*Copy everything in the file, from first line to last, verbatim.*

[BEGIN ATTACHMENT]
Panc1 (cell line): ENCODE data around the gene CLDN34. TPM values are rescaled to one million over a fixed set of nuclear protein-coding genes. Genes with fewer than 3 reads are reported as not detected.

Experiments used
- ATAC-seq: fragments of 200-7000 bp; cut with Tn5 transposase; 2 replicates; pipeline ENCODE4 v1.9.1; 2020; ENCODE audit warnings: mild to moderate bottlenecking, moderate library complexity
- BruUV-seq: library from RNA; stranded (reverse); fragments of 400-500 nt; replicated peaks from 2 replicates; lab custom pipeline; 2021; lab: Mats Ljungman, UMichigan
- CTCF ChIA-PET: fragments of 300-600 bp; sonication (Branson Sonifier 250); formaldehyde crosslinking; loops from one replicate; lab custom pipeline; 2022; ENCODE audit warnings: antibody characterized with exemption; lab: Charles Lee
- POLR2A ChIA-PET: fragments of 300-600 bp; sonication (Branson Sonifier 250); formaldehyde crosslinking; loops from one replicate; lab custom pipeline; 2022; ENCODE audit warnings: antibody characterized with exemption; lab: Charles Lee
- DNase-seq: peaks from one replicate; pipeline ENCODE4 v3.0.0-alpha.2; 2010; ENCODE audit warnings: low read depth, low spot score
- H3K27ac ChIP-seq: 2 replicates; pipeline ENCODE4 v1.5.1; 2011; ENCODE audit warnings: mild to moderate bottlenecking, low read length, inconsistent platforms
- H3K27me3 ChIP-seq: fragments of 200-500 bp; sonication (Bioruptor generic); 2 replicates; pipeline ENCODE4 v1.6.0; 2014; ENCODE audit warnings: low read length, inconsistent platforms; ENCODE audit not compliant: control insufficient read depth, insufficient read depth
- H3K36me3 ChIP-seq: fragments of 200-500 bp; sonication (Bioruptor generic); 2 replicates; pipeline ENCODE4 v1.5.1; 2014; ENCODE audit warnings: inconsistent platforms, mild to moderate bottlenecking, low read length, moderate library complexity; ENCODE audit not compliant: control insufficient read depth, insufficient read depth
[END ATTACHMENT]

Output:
Panc1 (cell line): ENCODE data around the gene CLDN34. TPM values are rescaled to one million over a fixed set of nuclear protein-coding genes. Genes with fewer than 3 reads are reported as not detected.

Experiments used
- ATAC-seq: fragments of 200-7000 bp; cut with Tn5 transposase; 2 replicates; pipeline ENCODE4 v1.9.1; 2020; ENCODE audit warnings: mild to moderate bottlenecking, moderate library complexity
- BruUV-seq: library from RNA; stranded (reverse); fragments of 400-500 nt; replicated peaks from 2 replicates; lab custom pipeline; 2021; lab: Mats Ljungman, UMichigan
- CTCF ChIA-PET: fragments of 300-600 bp; sonication (Branson Sonifier 250); formaldehyde crosslinking; loops from one replicate; lab custom pipeline; 2022; ENCODE audit warnings: antibody characterized with exemption; lab: Charles Lee
- POLR2A ChIA-PET: fragments of 300-600 bp; sonication (Branson Sonifier 250); formaldehyde crosslinking; loops from one replicate; lab custom pipeline; 2022; ENCODE audit warnings: antibody characterized with exemption; lab: Charles Lee
- DNase-seq: peaks from one replicate; pipeline ENCODE4 v3.0.0-alpha.2; 2010; ENCODE audit warnings: low read depth, low spot score
- H3K27ac ChIP-seq: 2 replicates; pipeline ENCODE4 v1.5.1; 2011; ENCODE audit warnings: mild to moderate bottlenecking, low read length, inconsistent platforms
- H3K27me3 ChIP-seq: fragments of 200-500 bp; sonication (Bioruptor generic); 2 replicates; pipeline ENCODE4 v1.6.0; 2014; ENCODE audit warnings: low read length, inconsistent platforms; ENCODE audit not compliant: control insufficient read depth, insufficient read depth
- H3K36me3 ChIP-seq: fragments of 200-500 bp; sonication (Bioruptor generic); 2 replicates; pipeline ENCODE4 v1.5.1; 2014; ENCODE audit warnings: inconsistent platforms, mild to moderate bottlenecking, low read length, moderate library complexity; ENCODE audit not compliant: control insufficient read depth, insufficient read depth